Ms. Hester is Content Specialist with Contemporary OB/GYN and Contemporary Pediatrics.
A new review in JAMA Pediatrics looks at the current status of PrEP uptake among adolescents aged 13 to 19 years who are at risk for HIV.
Preexposure prophylaxis (PrEP) has been an important tool in preventing the further spread of HIV. Although adolescents and young adults are particularly affected by HIV, the uptake of PrEP has remained low among teenagers. A new review in JAMA Pediatricslooks at the current status of PrEP uptake among adolescents aged 13 to 19 years who are at risk.1
Among the 37,377 diagnoses of HIV made in 2018, 7734 cases were diagnosed in adolescents and young adults aged 12 to 24 years and 1707 diagnoses occurred in adolescents aged 13 to 19 years. Two-thirds of all HIV infections in adolescents and young adults occurred in young African American men who have sex with men. Investigators found that PrEP awareness and engagement was lowest among teenagers who were at the greatest risk of HIV.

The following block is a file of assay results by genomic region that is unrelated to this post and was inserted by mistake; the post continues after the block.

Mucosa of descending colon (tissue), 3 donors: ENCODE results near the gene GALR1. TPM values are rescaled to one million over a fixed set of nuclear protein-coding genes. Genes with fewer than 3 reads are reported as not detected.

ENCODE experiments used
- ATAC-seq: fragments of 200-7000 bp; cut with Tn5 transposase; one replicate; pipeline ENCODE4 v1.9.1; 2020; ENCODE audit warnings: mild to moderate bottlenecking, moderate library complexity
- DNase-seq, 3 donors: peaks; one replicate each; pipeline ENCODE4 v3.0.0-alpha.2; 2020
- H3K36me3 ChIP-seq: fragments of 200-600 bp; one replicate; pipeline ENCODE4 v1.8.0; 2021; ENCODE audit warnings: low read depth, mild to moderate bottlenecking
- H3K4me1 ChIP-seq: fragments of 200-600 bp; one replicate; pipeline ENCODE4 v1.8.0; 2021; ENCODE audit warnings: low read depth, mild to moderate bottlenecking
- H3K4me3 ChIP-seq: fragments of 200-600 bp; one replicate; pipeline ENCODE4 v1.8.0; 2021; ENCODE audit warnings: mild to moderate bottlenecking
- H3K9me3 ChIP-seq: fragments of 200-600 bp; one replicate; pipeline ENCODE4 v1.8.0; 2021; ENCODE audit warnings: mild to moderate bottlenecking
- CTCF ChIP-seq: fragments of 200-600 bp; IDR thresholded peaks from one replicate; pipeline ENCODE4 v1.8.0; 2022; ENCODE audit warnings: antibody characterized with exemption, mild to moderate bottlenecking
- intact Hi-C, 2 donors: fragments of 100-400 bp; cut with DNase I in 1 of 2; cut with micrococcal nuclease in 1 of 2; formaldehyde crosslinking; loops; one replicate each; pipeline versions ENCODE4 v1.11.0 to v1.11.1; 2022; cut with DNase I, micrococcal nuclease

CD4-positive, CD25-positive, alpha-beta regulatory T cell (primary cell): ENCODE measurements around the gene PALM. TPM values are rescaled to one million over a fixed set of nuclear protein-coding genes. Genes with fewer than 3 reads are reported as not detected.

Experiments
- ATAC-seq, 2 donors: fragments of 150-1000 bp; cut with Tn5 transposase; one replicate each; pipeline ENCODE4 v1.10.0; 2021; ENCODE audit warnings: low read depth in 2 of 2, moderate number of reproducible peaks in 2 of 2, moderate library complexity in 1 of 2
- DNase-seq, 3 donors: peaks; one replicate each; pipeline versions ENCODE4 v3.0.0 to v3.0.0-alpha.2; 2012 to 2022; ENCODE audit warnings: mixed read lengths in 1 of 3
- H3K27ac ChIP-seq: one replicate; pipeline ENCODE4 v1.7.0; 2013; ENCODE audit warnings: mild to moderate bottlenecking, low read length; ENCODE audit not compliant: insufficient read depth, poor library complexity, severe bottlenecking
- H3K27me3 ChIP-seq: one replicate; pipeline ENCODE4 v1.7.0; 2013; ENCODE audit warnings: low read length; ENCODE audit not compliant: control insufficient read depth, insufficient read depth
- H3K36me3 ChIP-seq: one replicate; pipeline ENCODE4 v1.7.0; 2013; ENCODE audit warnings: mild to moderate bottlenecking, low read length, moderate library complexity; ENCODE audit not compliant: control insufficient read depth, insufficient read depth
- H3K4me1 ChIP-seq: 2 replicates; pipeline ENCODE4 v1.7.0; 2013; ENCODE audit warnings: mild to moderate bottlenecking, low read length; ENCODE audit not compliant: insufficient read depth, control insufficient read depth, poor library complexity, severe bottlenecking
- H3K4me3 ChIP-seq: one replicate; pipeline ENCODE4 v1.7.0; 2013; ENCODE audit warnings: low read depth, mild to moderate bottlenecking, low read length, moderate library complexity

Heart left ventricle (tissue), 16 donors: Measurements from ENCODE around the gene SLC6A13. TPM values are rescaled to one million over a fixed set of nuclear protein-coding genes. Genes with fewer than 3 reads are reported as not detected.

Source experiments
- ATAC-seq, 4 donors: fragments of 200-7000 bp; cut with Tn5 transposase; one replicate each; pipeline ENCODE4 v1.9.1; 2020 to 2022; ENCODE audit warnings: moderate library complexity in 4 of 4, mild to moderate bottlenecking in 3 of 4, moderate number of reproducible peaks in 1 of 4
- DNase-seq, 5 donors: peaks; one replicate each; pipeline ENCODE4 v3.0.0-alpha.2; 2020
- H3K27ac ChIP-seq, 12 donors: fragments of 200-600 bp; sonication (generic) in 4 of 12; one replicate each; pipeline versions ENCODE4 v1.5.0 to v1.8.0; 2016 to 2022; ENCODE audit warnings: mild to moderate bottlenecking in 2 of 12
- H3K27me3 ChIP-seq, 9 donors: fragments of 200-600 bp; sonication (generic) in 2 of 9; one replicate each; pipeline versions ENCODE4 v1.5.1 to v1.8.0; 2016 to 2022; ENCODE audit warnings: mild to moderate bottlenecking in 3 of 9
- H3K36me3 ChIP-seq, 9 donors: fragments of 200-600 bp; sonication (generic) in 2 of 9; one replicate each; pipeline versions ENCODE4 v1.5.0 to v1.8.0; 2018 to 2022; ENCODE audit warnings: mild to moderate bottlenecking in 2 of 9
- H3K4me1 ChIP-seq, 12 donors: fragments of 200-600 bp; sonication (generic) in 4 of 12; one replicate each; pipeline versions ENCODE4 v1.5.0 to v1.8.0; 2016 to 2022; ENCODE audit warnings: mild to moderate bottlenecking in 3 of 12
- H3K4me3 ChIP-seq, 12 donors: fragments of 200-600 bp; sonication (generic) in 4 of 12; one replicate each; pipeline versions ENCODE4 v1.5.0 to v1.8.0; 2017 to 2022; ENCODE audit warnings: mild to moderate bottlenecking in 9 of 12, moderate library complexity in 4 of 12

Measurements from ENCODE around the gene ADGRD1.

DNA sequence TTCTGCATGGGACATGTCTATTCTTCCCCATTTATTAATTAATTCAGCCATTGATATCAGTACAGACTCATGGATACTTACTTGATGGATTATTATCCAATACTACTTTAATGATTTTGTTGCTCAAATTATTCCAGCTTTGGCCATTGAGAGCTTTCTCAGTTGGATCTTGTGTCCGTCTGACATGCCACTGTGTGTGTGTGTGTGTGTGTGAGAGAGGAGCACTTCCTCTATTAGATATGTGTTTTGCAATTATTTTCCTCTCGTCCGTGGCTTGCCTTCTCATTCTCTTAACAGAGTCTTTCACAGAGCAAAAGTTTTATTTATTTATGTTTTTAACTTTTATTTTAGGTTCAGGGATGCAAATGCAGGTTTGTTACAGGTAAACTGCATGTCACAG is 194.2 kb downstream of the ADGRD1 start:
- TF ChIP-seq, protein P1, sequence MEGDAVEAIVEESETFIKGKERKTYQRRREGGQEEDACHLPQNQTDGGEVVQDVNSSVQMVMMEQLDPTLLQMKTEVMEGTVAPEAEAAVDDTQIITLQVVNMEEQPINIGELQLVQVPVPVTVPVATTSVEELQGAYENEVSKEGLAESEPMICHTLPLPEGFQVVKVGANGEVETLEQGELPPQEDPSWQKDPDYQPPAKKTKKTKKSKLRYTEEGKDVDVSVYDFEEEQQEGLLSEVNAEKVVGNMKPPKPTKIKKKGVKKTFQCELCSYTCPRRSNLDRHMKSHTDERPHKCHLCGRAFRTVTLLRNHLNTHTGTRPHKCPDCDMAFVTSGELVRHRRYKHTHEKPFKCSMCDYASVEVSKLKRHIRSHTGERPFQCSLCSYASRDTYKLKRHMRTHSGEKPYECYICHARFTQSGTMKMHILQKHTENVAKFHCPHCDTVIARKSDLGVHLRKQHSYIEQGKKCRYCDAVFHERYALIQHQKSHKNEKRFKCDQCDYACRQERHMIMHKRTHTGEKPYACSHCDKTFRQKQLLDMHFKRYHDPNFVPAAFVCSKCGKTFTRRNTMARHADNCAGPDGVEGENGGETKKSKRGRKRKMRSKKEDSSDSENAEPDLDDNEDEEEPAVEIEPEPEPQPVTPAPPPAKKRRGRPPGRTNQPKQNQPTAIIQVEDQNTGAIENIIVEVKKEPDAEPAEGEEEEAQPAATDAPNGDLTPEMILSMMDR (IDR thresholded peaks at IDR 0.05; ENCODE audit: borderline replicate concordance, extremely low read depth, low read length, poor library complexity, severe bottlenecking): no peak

Despite recommendations from the CDC, many clinicians who treat adolescents do not routinely offer HIV testing or do a sexual history taking to assess sexual risk exposures.
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